Low grade squamous intraepithelial lesion (LSIL)
This article was last reviewed and updated on October 31, 2018
by Emily Goebel, MD FRCPC
Low grade squamous intraepithelial lesion (LSIL) is a non-cancerous condition that develops on the vulva.
LSIL is caused by a virus called human papillomavirus (HPV) that infects the cells on the surface of the vulva.
The normal vulva
The vulva is the external part of the female genital tract. It forms the opening of the vagina and includes the mons pubis, labia majora, labia minora and clitoris. The vulva is composed of skin. The surface of the skin is called the epidermis and is made up of squamous cells. The tissue beneath the epidermis is called the dermis, it contains blood vessels and connective tissue.
What is low grade squamous intraepithelial lesion (LSIL)?
Low grade squamous intraepithelial lesion (LSIL) is a non-cancerous disease that develops from the squamous cells on the vulva. LSIL is caused by a virus called human papillomavirus (HPV) that infects the squamous cells. Once inside the cell, HPV changes the cell and prevents it from developing normally. Pathologists call this change dysplasia.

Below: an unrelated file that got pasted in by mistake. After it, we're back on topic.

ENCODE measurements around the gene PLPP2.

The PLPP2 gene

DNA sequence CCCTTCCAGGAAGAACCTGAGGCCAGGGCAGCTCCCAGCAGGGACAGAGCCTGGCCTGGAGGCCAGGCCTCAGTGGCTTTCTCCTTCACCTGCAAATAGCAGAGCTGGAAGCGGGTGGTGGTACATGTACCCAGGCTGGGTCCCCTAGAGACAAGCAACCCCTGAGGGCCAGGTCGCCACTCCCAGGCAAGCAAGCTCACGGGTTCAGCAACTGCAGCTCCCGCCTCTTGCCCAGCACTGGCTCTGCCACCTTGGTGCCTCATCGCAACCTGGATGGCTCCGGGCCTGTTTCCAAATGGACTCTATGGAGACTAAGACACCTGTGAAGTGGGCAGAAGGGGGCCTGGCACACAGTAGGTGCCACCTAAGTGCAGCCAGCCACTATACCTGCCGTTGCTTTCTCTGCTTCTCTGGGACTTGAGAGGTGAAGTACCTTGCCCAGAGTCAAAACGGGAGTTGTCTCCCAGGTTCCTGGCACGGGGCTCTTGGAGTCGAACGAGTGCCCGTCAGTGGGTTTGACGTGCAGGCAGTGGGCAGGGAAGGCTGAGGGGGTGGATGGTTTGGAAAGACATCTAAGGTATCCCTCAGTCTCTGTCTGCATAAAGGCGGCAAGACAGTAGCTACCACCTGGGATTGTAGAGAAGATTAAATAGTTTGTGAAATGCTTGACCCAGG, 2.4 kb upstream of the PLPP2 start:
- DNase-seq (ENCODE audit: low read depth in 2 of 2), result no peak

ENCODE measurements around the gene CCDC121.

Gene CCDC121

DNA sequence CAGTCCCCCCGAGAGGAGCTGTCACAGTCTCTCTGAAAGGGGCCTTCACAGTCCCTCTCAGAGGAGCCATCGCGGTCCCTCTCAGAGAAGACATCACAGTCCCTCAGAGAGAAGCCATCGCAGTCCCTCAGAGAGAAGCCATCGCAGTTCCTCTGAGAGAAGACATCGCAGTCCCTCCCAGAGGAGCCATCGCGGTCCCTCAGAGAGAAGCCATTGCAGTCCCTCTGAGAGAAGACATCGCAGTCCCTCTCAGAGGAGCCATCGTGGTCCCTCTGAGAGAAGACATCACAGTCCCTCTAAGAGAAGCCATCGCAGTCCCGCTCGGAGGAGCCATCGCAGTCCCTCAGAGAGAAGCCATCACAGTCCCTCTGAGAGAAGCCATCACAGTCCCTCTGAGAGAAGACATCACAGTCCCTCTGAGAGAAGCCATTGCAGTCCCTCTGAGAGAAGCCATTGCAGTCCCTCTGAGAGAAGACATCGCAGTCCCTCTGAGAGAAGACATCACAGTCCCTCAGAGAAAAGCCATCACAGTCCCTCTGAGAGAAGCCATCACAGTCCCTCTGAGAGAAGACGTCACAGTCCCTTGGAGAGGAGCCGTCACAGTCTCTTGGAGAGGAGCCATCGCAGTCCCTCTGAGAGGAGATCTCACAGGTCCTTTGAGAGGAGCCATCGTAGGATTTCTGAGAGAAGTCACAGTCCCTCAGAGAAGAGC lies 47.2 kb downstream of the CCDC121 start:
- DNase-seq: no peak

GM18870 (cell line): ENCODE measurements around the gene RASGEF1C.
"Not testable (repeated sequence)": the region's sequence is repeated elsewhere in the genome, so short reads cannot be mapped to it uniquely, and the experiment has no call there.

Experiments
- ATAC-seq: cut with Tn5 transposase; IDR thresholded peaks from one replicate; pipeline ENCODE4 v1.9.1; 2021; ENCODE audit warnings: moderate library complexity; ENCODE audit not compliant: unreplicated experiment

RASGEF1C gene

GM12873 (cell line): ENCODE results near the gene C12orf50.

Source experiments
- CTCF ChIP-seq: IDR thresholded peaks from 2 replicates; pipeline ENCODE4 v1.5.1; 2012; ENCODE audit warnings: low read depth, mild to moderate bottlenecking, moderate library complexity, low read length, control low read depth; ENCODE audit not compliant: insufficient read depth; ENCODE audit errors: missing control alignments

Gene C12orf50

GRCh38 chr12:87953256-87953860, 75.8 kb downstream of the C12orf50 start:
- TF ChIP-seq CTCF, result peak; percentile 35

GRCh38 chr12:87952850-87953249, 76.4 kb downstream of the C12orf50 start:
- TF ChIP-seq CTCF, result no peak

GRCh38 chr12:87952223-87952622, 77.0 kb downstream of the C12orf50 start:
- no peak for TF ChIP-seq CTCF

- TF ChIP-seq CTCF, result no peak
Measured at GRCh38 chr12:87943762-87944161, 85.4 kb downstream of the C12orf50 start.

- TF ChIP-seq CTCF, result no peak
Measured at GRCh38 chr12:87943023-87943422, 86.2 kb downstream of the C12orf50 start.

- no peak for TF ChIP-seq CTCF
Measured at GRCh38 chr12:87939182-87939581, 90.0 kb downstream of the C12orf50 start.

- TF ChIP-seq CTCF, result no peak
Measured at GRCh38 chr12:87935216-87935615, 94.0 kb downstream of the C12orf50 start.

Although LSIL is considered non-cancerous disease, there is a very small risk that it will turn into a cancer over time. However, for most patients with LSIL, the immune system will remove the infected cells and the vulva will return to normal.
The specific HPV virus associated with LSIL is typically a low risk type of HPV. Cells infected with low risk HPV are much larger than normal squamous cells and are called koilocytes.
LSIL was previously called vulvar intraepithelial neoplasia (VIN1) and some reports may still use this terminology.
The diagnosis of LSIL is usually made after a small sample of tissue is removed in a procedure called a biopsy. The affected areas are usually treated with topical or laser therapy.